Kunene Region - Purros, Opuwo & Epupa Falls
This is probably one of the least discovered regions of Northern Namibia. Is it worth to be a part of a Crafted Expedition?. Oh, yes! However, it needs careful planning of sources.
As you drive from Erongo ‘Damaraland’ Region towards the North to Angola Border, the number of human settlements start turning into small patches of villages here and there and giving way to the scenery of extremely isolated but breath-taking landscapes.
Purros and Orupembe a bit further up may be tiny villages, but it is one of the locations where Desert Elephants and Namib’s famous Desert Lions are frequently seen. Camping facilities are available in both locations for search of these two amazing species with high adaptive skills.
If you continue driving up, there is Marienfluss Plain. It is where the ‘Fairy Circles’ are, a lot of them dispersed over great plains within ridgelines. And the scenery is spectacular. Driving through sandy roads and rocky uphills requires some technical advances and skills. Well, we have them all.
Opuwo is the main city and governing centre of Kunene Region. It is home to Himba Tribes, and one of the few locations where genuine Himba Tribal Life can be observed.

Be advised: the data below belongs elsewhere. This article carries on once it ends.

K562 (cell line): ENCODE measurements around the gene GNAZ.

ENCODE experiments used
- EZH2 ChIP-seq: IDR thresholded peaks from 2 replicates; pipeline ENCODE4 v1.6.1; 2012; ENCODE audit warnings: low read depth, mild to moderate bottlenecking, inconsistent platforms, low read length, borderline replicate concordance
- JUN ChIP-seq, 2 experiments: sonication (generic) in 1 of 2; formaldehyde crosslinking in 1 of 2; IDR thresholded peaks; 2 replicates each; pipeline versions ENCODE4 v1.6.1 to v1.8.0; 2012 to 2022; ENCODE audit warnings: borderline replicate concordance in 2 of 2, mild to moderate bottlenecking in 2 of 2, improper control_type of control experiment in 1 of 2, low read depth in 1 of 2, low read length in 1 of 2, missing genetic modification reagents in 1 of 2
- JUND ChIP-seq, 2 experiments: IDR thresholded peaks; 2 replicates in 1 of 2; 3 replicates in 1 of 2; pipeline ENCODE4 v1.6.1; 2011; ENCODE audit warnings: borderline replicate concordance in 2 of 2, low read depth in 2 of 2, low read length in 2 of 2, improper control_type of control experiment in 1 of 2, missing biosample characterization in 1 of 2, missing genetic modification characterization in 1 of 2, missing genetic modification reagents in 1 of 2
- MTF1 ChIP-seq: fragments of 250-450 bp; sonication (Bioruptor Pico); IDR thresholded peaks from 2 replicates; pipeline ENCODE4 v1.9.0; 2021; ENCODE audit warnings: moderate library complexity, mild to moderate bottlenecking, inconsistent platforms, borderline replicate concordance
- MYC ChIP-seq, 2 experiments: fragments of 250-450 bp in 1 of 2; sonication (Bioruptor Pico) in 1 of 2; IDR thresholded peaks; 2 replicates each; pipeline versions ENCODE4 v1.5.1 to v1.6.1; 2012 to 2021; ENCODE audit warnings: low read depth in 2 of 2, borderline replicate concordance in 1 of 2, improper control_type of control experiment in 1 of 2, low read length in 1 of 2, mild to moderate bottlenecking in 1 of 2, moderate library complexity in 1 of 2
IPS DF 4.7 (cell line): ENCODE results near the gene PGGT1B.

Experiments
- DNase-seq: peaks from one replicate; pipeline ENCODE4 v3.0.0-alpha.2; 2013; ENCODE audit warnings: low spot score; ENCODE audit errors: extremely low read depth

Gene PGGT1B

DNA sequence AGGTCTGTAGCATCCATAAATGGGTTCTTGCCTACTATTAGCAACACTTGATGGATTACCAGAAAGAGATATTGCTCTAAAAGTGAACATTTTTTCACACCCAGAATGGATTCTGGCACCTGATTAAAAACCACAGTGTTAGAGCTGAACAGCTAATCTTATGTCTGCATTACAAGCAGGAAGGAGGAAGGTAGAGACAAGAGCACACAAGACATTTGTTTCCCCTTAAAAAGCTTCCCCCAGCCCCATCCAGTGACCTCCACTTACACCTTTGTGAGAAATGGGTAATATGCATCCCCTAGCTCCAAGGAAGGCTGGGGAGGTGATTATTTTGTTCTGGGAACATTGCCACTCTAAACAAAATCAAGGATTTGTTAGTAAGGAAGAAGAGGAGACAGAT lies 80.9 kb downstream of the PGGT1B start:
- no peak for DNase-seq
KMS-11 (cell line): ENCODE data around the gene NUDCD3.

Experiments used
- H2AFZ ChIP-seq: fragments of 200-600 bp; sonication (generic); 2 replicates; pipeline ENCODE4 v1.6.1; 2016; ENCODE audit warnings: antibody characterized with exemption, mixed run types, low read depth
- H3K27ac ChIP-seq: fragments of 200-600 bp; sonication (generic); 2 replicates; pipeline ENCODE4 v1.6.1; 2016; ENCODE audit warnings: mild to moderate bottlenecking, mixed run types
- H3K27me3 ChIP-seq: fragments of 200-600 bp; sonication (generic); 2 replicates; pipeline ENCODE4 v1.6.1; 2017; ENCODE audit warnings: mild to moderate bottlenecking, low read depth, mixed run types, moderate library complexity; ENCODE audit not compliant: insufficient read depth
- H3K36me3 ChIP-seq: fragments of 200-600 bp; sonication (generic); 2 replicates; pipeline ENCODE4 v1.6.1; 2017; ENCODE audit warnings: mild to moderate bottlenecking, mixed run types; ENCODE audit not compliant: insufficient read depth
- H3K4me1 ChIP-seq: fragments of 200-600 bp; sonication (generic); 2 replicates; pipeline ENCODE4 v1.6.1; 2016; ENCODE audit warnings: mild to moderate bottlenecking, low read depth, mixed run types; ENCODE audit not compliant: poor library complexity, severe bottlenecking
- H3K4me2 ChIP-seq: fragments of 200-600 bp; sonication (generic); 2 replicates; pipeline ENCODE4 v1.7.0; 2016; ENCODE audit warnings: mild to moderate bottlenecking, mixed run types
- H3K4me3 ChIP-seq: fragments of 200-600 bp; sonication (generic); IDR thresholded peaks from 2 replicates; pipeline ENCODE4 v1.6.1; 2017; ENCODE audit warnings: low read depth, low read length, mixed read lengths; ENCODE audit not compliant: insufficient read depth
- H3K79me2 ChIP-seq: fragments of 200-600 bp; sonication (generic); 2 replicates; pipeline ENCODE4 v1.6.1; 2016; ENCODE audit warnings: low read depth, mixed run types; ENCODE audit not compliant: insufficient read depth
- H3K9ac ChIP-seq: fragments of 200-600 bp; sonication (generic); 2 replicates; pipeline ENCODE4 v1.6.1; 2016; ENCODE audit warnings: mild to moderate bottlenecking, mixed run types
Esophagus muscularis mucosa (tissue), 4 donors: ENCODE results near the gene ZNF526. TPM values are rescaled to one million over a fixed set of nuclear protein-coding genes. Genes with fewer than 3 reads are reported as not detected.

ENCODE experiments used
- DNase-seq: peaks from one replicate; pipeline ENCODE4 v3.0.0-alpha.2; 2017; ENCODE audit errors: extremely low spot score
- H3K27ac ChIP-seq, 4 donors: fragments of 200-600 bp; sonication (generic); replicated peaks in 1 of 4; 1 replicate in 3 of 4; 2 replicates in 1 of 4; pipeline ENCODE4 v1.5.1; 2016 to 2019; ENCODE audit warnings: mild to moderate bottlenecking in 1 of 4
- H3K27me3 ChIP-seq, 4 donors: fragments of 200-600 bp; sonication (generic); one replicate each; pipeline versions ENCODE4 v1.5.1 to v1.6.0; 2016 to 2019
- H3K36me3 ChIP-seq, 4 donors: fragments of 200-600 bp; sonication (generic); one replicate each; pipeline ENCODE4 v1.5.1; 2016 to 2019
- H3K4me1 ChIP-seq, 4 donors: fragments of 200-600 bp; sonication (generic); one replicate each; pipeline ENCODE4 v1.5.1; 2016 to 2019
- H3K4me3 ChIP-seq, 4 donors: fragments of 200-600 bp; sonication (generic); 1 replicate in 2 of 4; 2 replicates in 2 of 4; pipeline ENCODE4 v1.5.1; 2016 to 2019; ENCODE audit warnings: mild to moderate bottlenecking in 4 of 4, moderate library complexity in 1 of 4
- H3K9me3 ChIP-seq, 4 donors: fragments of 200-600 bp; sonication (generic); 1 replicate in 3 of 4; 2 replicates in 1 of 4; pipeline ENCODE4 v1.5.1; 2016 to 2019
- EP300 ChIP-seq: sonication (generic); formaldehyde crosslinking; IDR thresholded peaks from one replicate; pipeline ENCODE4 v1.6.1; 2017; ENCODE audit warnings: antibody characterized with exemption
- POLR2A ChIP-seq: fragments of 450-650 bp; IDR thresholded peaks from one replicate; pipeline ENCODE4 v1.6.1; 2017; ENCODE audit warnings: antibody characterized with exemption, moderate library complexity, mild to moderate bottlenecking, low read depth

Epupa Falls is a series of waterfalls on Kunene River which signifies the Angola-Namibia border with its channel and meets with the Atlantic Ocean at the tip of Namib’s Skeleton Coast. There are beautiful Baobab, Mopani and Palm Trees around the falls and along the riverbed.
When there is resourceful water around in Africa, there are hippos and crocodiles. When hiking or white water rafting, the main two activities aside from photographic and viewing purposes at the falls, beware of them. In addition to the giants of fresh waters, there is an abundance of bird life which gets richer with the arrival of migratory birds in and after September.
Epupa Falls loses its charm with the loss of water flow rate dramatically decreasing day by day during the dry season. So, it is better to visit this area during the rainy season, between February to May in order not to be welcomed by beautiful but naked rocky rapids.